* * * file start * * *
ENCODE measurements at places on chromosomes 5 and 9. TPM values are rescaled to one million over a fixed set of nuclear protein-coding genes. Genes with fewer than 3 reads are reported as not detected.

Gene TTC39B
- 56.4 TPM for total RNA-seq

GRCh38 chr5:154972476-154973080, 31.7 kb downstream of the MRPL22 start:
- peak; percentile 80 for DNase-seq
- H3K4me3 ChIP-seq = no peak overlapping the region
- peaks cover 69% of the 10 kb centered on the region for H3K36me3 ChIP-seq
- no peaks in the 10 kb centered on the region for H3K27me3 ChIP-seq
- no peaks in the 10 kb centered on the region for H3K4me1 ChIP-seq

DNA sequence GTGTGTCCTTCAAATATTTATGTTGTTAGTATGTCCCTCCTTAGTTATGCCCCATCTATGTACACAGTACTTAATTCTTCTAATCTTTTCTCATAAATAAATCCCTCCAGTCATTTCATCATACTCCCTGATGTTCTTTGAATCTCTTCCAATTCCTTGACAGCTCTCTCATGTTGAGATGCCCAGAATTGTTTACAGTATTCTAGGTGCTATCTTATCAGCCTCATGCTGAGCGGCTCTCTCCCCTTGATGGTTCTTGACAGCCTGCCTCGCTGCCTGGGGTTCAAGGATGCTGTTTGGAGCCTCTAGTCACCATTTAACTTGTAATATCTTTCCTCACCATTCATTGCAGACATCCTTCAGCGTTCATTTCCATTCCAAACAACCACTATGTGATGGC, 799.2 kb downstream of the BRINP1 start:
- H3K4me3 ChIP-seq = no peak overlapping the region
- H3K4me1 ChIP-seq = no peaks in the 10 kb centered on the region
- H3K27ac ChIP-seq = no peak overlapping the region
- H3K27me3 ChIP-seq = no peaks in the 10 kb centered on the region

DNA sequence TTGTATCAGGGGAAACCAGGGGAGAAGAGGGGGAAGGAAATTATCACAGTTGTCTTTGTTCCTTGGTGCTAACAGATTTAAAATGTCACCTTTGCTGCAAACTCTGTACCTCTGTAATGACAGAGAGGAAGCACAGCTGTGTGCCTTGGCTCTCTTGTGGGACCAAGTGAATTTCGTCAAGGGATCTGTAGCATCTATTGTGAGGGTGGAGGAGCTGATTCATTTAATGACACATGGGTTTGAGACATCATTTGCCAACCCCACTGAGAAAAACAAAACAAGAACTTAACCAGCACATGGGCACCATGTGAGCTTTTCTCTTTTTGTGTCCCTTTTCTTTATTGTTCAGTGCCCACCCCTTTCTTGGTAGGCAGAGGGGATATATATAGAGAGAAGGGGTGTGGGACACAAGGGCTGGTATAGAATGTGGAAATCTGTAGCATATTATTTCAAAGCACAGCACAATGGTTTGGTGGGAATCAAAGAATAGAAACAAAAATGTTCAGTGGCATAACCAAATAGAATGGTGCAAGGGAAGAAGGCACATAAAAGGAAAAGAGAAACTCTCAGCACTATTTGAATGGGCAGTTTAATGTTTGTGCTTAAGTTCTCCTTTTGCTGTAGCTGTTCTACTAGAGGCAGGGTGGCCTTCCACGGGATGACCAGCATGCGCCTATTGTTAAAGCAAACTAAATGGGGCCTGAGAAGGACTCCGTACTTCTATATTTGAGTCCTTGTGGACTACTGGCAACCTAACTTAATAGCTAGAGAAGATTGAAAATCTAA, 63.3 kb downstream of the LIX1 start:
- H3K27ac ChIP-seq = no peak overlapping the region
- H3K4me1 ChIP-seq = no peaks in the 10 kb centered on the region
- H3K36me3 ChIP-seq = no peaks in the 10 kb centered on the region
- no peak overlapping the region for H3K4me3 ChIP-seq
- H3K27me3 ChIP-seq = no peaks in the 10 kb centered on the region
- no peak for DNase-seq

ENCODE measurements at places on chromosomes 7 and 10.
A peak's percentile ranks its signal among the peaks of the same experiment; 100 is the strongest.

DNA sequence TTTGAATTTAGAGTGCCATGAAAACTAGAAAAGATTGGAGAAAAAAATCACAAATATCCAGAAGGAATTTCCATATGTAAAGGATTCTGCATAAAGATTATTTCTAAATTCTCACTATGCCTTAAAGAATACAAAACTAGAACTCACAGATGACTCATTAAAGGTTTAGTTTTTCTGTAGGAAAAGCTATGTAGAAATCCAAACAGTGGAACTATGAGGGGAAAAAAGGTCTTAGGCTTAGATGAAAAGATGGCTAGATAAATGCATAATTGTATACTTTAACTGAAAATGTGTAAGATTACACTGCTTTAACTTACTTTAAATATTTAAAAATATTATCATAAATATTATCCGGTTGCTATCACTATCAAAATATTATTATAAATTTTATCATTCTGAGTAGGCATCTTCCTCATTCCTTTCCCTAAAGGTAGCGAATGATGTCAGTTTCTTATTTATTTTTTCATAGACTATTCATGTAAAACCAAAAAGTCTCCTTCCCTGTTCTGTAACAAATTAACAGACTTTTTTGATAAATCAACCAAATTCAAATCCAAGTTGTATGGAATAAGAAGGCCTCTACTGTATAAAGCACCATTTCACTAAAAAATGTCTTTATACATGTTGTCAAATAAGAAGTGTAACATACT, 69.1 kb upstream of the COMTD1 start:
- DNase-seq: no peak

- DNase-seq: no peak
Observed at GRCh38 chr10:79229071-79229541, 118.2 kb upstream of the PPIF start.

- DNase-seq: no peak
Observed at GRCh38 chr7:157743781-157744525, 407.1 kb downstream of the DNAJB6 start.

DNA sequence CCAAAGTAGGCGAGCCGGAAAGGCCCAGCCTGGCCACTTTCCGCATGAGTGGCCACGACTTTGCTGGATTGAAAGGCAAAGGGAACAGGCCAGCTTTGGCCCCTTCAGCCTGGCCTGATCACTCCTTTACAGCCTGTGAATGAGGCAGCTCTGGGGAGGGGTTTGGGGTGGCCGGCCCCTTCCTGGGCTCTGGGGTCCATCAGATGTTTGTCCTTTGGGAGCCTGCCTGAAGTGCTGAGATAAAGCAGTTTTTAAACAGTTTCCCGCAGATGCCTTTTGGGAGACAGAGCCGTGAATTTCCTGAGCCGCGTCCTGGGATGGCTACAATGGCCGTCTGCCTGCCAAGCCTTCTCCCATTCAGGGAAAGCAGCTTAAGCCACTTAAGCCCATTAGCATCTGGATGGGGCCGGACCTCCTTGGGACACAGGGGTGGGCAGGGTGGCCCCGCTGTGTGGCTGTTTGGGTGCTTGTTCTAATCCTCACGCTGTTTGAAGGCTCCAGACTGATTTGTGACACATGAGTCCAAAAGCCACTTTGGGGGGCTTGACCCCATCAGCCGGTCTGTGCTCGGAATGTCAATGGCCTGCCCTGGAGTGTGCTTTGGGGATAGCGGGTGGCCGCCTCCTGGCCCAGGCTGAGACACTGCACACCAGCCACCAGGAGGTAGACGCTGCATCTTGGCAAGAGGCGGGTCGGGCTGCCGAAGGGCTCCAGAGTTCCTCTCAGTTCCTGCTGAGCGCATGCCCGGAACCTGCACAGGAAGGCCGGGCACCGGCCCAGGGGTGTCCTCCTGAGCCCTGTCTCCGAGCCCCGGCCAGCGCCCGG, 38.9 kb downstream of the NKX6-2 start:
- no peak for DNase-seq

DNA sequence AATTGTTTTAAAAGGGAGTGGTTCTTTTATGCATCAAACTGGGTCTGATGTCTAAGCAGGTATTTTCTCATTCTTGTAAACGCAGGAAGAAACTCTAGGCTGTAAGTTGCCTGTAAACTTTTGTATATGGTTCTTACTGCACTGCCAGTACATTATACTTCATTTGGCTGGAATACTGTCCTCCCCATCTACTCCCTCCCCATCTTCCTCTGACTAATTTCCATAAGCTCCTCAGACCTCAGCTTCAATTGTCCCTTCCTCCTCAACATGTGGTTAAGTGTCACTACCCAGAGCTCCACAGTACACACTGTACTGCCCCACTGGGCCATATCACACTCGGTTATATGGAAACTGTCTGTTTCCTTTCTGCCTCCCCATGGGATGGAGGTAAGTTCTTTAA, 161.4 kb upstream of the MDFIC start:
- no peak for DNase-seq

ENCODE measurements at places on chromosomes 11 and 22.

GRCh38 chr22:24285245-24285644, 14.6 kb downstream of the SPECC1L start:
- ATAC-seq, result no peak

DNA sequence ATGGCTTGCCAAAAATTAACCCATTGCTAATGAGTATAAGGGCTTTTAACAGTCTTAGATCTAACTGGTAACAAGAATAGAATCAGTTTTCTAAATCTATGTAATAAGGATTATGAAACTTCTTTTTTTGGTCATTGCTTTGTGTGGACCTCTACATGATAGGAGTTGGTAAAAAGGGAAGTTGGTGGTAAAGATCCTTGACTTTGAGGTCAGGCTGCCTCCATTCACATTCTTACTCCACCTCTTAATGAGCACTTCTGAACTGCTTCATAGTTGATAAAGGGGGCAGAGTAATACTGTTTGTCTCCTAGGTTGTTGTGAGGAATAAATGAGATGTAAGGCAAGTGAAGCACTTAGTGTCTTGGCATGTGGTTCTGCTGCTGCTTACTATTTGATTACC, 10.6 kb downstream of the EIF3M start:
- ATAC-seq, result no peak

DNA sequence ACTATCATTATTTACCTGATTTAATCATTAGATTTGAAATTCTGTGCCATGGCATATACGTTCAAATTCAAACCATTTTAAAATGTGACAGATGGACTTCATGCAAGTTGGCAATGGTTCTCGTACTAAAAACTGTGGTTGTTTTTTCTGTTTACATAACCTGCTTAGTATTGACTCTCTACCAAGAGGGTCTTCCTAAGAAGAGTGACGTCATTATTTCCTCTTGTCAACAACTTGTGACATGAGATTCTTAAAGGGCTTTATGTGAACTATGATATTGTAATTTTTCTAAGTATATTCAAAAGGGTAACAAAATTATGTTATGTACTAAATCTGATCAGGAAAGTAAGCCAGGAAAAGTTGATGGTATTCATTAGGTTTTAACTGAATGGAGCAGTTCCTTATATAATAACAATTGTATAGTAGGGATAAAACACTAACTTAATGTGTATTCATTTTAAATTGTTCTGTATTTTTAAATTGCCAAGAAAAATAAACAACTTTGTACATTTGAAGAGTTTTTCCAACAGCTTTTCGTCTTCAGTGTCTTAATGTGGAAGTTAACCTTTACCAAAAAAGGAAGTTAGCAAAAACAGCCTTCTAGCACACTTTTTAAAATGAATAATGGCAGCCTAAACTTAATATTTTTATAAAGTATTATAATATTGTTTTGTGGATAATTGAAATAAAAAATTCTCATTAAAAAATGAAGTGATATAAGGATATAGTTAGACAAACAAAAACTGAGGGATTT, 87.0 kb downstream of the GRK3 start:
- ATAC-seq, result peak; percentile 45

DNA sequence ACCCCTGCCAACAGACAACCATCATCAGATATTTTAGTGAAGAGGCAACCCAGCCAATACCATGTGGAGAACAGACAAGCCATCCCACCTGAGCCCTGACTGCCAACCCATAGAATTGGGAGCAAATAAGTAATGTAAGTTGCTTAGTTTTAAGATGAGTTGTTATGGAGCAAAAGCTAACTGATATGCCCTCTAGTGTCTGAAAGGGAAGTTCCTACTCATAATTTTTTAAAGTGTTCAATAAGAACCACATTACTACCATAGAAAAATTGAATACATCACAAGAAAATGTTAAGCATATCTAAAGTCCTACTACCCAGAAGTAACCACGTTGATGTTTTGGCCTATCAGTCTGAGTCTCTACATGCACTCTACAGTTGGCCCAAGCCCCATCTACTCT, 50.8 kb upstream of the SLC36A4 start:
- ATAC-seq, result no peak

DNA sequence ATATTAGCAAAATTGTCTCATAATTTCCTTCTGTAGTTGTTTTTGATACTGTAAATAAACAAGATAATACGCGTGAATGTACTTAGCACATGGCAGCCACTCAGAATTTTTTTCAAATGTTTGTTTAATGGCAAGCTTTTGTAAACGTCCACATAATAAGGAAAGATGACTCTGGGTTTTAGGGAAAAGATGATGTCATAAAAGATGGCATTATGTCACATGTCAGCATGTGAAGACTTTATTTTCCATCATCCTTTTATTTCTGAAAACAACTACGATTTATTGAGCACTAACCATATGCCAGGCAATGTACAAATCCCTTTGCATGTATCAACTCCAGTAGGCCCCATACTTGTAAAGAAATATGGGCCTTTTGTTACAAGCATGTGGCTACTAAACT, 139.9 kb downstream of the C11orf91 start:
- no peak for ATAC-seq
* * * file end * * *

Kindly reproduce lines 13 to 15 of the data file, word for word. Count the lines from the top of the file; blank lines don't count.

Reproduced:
- H3K27ac ChIP-seq = no peak overlapping the region
- H3K27me3 ChIP-seq = no peaks in the 10 kb centered on the region

DNA sequence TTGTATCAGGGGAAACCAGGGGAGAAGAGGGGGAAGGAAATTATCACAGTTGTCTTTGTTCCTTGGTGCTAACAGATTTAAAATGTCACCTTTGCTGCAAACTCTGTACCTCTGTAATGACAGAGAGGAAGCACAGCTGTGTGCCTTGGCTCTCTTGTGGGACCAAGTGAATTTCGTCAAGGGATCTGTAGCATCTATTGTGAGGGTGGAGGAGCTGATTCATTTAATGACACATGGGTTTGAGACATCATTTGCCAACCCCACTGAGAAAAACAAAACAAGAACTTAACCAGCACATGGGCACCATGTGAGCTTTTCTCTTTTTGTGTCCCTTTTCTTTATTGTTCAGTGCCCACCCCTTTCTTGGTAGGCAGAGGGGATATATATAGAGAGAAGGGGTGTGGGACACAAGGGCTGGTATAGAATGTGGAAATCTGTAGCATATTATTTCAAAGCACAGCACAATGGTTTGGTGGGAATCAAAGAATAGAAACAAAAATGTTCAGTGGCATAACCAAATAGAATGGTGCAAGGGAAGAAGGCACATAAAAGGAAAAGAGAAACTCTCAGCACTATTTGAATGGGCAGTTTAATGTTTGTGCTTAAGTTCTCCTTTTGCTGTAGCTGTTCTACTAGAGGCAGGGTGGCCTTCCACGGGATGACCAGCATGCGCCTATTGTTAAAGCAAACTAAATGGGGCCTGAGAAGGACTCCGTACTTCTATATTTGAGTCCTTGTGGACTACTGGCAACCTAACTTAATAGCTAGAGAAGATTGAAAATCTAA, 63.3 kb downstream of the LIX1 start: